This has been a long-standing issue for conservative groups, which say boosting the minimum wage could force small businesses to shutter or cut worker hours. 

But labor experts say an increase in the minimum wage has proven to be a popular issue with voters of all political parties.

Though Arizona voted for Trump on election day, it joined Colorado, Maine, and Washington in passing referendums to increase the minimum wage. Earlier this year, California and New York passed laws to gradually boost the states’ minimum wage to $15 an hour.

And in 2015, the Los Angeles City Council and the L.A. County Board of Supervisors approved a law to increase the minimum wage to $15 an hour by 2020.

“Where we’ve seen most of the action in recent years is at the state and local level, and I expect that to continue,” Jacobs said.

“The Fight for $15 has really brought that issue out into the public eye in a very effective way and changed people’s understandings of what’s needed and people’s sense of what’s possible,” he said.

The nationwide “day of disruption” protests held Tuesday marked the fourth anniversary of a New York City fast-food workers strike that launched the fight for a $15-an-hour minimum wage. A major backer of the campaign, and the latest protests, is the Service Employees International Union.

In Los Angeles, about 40 people were arrested after refusing the LAPD’s call to disperse from an intersection near downtown Los Angeles. They were among a larger peaceful demonstration of more than 200 people outside a McDonald’s at East 7th and Alameda streets.

Later that day, about 600 people marched through LAX and surrounding streets.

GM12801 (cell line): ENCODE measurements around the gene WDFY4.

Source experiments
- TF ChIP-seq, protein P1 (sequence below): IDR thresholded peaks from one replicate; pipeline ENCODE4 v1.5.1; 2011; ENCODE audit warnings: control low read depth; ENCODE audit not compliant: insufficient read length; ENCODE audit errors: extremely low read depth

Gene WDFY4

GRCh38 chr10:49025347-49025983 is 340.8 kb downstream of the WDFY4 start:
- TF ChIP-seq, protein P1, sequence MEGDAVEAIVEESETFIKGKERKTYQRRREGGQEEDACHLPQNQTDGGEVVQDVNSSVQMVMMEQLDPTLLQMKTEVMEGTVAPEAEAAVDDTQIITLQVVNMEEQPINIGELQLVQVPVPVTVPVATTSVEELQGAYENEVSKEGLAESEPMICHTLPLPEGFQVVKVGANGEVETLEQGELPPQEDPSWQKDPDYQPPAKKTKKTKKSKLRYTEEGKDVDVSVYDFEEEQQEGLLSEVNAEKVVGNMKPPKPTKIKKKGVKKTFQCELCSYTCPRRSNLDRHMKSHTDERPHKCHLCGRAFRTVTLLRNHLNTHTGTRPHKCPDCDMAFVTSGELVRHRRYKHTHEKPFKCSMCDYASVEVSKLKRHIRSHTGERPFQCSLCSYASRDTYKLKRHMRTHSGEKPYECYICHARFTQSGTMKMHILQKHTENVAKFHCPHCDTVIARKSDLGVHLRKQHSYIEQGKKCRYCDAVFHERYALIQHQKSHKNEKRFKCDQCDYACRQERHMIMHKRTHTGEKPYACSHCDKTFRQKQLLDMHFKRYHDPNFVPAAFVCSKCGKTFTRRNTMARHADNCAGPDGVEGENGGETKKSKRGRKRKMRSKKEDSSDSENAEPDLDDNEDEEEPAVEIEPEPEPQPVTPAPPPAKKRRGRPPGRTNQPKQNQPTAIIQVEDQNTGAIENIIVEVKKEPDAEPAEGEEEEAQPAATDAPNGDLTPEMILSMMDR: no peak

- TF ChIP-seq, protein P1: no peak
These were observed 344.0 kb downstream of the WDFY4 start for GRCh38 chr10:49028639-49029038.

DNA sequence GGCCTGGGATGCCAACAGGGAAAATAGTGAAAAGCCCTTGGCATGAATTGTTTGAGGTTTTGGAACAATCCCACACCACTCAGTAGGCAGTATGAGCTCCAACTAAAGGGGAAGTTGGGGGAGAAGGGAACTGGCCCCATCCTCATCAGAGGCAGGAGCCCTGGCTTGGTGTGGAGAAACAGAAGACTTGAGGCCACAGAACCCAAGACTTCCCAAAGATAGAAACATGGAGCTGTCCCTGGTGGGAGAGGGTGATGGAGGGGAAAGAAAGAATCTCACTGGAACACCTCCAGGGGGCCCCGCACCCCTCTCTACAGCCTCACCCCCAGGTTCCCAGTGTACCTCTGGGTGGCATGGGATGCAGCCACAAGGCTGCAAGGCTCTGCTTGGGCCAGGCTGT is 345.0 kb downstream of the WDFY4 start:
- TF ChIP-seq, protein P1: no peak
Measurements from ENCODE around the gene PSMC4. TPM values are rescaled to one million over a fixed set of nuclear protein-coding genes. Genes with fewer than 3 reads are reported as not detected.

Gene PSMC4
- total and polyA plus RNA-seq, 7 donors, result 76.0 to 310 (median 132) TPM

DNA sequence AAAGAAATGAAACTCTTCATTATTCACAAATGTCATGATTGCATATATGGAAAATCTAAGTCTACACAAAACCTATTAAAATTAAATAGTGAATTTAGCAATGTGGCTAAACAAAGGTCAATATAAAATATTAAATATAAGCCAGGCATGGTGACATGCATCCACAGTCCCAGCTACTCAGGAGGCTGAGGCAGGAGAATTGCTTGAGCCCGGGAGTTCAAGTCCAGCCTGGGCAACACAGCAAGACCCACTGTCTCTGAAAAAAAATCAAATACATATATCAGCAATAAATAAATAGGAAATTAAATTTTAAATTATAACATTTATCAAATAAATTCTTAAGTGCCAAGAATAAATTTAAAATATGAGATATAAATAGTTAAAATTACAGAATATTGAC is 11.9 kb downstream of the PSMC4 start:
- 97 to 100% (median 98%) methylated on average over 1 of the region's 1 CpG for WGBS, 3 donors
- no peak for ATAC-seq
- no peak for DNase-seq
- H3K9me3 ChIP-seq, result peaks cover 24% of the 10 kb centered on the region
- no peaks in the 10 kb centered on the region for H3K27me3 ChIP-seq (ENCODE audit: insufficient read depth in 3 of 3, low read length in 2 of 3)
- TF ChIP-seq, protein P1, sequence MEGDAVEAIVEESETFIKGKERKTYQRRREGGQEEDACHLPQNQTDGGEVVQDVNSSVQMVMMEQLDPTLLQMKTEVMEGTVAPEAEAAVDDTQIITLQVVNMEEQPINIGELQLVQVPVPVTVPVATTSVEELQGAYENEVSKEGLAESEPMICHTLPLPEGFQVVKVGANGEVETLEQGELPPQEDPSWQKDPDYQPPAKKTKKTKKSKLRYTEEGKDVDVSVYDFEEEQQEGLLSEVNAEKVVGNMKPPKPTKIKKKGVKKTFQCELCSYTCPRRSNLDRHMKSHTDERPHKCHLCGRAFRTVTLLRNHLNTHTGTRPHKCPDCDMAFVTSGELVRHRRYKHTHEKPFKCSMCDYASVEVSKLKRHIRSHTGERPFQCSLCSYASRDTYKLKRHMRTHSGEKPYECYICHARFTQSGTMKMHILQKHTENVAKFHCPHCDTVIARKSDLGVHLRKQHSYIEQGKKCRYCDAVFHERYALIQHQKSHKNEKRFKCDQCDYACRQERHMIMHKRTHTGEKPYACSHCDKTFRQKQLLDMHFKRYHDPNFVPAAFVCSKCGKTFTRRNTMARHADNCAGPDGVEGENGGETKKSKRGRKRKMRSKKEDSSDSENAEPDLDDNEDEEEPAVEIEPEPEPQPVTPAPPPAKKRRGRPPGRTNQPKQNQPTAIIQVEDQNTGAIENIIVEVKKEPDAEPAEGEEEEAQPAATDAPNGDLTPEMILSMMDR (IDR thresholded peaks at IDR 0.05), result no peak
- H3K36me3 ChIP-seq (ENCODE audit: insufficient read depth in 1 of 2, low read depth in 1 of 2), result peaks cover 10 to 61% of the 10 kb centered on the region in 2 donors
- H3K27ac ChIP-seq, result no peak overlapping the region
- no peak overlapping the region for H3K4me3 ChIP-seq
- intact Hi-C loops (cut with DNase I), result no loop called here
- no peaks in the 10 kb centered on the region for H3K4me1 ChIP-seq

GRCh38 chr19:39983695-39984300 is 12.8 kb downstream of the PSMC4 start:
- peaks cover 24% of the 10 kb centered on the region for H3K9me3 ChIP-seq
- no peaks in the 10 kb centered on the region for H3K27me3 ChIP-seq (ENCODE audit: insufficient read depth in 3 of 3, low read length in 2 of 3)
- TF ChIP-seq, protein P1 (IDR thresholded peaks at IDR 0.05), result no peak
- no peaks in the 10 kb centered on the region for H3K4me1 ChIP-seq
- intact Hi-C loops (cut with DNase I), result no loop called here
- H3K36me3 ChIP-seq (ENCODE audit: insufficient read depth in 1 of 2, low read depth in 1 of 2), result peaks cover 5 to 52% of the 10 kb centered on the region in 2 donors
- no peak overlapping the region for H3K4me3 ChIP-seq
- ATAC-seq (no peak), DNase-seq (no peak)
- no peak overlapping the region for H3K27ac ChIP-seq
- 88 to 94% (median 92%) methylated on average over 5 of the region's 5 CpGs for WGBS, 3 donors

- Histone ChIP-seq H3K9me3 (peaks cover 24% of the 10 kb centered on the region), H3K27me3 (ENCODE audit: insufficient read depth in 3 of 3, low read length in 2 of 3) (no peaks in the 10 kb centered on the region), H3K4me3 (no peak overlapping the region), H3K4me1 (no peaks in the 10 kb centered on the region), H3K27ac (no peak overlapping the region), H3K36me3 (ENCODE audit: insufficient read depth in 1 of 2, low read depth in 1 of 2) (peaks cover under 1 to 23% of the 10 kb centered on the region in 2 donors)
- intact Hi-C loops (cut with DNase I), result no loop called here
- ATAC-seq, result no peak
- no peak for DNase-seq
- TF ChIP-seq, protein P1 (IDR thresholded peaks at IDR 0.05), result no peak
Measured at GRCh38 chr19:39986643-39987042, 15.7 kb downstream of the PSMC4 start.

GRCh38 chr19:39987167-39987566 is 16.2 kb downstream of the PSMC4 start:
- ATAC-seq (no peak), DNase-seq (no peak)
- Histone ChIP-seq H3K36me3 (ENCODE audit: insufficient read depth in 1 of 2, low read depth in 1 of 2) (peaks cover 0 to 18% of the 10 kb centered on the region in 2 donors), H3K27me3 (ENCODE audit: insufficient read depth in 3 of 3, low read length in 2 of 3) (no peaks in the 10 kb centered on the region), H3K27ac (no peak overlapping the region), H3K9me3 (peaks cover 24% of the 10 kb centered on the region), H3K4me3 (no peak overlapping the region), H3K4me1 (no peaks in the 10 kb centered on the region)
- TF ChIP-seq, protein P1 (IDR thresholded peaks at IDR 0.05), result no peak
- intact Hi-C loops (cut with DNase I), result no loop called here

The group, which included airport workers as well as child-care, healthcare and fast-food workers, met in front of the airport around noon at Century and Sepulveda boulevards before marching through the airport and into some of the terminals. 

The demonstration lasted about an hour and police said no arrests were made. LAX officials said no service was disrupted, though traffic slowed in front of some terminals.

Trump’s plans to cut taxes sharply for those with high incomes could make the issue of raising the lowest wage “more powerful and compelling,” said William Gould IV, a professor emeritus at Stanford Law School, current chairman of the California Agricultural Labor Relations Board and a former chairman of the NLRB.

“In an era of inequality, it seems to me that will provide more fuel to organizations representing low-income people,” he said.

Kendall Fells, the national organizing director of the Fight for $15 campaign, said the coalition has seen “exponential growth” in the last couple of months, and that there is a “renewed sense of urgency because of the election.” He emphasized that the group would have protested, regardless of who won the election.

“Even within all of the constraints … I think there will continue to be efforts by unions to continue to organize,” Jacobs said. “People will continue to look for and find ways to organize and express their collective power.”

Times staff photographer Brian van der Brug and Times staff writer Natalie Kitroeff contributed to this report.

samantha.masunaga@latimes.com

For more business news, follow me @smasunaga


UPDATES:

5:05 p.m.: This article was updated throughout with analysis from labor economists.

2:05 p.m.: This article was updated with details about the noon protest at Los Angeles International Airport.

This article was originally published at 9:10 a.m.